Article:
3. Focusing on student interests, strengths and passions  Too often we place all the emphasis on the deficits of our students and staff.  The previous principal of Kent, Roxanne Watson, helped to show me the powerful shift that occurs when we start with strengths.  One of the successful initiatives that we have had at Kent for the past 6 years is the Choices Program that provides the opportunity for teachers to teach in an area of their passion and for students to choose to learn in an area of interest or passion.  Kent has a tradition of strong athletics, music, Aboriginal culture with dedicated staff that support this each year. Honouring A Student’s Strength: The Story of Daniel and Giving Students Choices
  4. Putting a focus on outdoor play   It started with a group of teachers working together to create a beautiful garden in the back field.  Parents then built a sandbox.  We then built a hill!  All of these provide the students with so many more opportunities to be inquisitive and active in the outdoors. The Power of Outdoor Play: We Built A Hill.
  5. Making the school library (and the teacher-librarian) a priority  Kent School has shown me the impact a passionate teacher-librarian and well-designed library can have on literacy (not just skill but, more importantly, a love of stories and reading).  In addition to literacy as is traditionally defined, a teacher-librarian can be a leader in the areas of research, education technology, inquiry and professional learning.  The staff at Kent have also shown me that we do not need pizza parties, prizes, nor points to encourage kids to read. Creating the Conditions: A Love of Reading.
  6. Fostering a partnership with our First Nation Communities  Although Kent School has a effective relationships with a number of the First Nation communities, the working relationship with Seabird Island is one that should be a model for others to follow. The Seabird Education committee consists of band leaders who are passionate about creating positive change and working to ensure all children get the best education possible.  The admin and (passionate) FN Support Worker met with the education committee four times a year (in addition to other less formal meetings) in which we discussed evidence and actions that could help the students.   The education committee supported and challenged Kent School in ways that created change that benefited not only First Nation students, but also all the students.  This was REAL collaboration with REAL trust in which there was a dynamic tension that allowed for intellectual collisions to help move us forward.  We have a long way to go to ensure more success of our Aboriginal students in BC but Seabird Island and Fraser-Cascade have made significant gains in this area.  Seabird Education Committee: Learning Together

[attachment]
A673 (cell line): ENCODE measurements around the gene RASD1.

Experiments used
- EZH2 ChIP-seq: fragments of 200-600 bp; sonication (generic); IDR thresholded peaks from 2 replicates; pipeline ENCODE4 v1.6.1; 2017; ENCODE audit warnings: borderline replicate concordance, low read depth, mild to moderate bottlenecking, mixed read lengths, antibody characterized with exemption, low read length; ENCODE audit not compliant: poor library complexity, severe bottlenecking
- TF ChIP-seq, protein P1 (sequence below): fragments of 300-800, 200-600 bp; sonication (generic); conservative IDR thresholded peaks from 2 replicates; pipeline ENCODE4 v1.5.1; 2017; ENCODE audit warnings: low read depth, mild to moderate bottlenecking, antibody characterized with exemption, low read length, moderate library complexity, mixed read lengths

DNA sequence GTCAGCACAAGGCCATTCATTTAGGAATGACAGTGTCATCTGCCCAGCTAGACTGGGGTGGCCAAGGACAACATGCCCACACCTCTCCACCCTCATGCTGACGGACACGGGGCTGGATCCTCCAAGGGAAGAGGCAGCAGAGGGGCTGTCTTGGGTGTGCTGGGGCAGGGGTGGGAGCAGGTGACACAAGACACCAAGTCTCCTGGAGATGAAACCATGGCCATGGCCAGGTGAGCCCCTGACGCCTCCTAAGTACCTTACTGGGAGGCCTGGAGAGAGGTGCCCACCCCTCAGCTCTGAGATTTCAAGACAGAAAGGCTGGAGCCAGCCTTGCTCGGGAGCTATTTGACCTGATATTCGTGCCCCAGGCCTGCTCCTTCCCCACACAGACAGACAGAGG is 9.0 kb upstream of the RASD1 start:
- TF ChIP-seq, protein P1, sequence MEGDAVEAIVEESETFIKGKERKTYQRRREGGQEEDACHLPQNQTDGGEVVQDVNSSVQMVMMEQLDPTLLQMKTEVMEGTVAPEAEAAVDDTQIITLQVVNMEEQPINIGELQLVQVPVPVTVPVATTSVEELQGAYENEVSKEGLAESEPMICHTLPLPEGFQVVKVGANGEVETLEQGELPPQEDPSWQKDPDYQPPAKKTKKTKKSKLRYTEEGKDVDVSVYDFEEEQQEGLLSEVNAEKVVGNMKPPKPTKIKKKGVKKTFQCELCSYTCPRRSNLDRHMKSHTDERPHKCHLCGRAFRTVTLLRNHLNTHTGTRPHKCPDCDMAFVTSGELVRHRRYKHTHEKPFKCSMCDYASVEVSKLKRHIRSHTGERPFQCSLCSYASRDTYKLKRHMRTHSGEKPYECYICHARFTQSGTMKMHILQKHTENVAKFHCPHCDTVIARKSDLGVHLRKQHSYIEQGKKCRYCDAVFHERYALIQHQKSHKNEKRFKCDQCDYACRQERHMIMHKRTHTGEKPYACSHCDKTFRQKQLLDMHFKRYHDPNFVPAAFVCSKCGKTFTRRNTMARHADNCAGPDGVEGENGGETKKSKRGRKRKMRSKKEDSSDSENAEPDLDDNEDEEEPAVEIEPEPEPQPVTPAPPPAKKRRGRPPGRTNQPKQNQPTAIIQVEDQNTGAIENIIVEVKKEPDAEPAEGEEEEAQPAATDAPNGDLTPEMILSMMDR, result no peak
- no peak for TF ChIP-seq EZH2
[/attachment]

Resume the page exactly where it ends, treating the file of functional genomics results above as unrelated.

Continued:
7. Increasing parent communication with technology  A key belief of mine is that in order to best communicate with families, we need to meet them where they are.  At Kent, we moved beyond the paper newsletter to include more frequent information (that can initiate 2-way dialogue) sent out in our blogs, Facebook Page, Twitter feed, Remind101 (SMS), Flickr, YouTube, etc to create a variety of ways to share the wonderful things that happen at the school. Using Tech To Meet Parents Where They Are, Parent Communication: To vs WITH, and Your School Needs a Facebook Page